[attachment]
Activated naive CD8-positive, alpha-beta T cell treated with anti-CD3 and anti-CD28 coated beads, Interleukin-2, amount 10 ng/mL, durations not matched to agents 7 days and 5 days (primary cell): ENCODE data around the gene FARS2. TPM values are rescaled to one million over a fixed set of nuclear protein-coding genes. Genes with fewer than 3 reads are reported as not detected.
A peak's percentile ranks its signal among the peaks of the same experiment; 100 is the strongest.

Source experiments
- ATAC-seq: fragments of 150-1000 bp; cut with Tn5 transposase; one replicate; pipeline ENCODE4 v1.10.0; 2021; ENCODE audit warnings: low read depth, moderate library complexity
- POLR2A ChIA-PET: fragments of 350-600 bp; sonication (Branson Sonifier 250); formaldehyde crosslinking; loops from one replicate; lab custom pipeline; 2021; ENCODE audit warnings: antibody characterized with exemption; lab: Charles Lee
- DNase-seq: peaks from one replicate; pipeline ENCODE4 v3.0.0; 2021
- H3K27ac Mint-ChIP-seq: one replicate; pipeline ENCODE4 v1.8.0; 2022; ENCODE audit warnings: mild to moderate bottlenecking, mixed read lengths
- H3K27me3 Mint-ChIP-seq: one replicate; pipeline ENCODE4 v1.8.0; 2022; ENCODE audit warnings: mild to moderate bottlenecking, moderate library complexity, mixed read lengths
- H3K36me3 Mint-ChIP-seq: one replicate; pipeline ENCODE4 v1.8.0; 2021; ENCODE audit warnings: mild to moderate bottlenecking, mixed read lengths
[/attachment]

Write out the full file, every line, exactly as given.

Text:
Activated naive CD8-positive, alpha-beta T cell treated with anti-CD3 and anti-CD28 coated beads, Interleukin-2, amount 10 ng/mL, durations not matched to agents 7 days and 5 days (primary cell): ENCODE data around the gene FARS2. TPM values are rescaled to one million over a fixed set of nuclear protein-coding genes. Genes with fewer than 3 reads are reported as not detected.
A peak's percentile ranks its signal among the peaks of the same experiment; 100 is the strongest.

Source experiments
- ATAC-seq: fragments of 150-1000 bp; cut with Tn5 transposase; one replicate; pipeline ENCODE4 v1.10.0; 2021; ENCODE audit warnings: low read depth, moderate library complexity
- POLR2A ChIA-PET: fragments of 350-600 bp; sonication (Branson Sonifier 250); formaldehyde crosslinking; loops from one replicate; lab custom pipeline; 2021; ENCODE audit warnings: antibody characterized with exemption; lab: Charles Lee
- DNase-seq: peaks from one replicate; pipeline ENCODE4 v3.0.0; 2021
- H3K27ac Mint-ChIP-seq: one replicate; pipeline ENCODE4 v1.8.0; 2022; ENCODE audit warnings: mild to moderate bottlenecking, mixed read lengths
- H3K27me3 Mint-ChIP-seq: one replicate; pipeline ENCODE4 v1.8.0; 2022; ENCODE audit warnings: mild to moderate bottlenecking, moderate library complexity, mixed read lengths
- H3K36me3 Mint-ChIP-seq: one replicate; pipeline ENCODE4 v1.8.0; 2021; ENCODE audit warnings: mild to moderate bottlenecking, mixed read lengths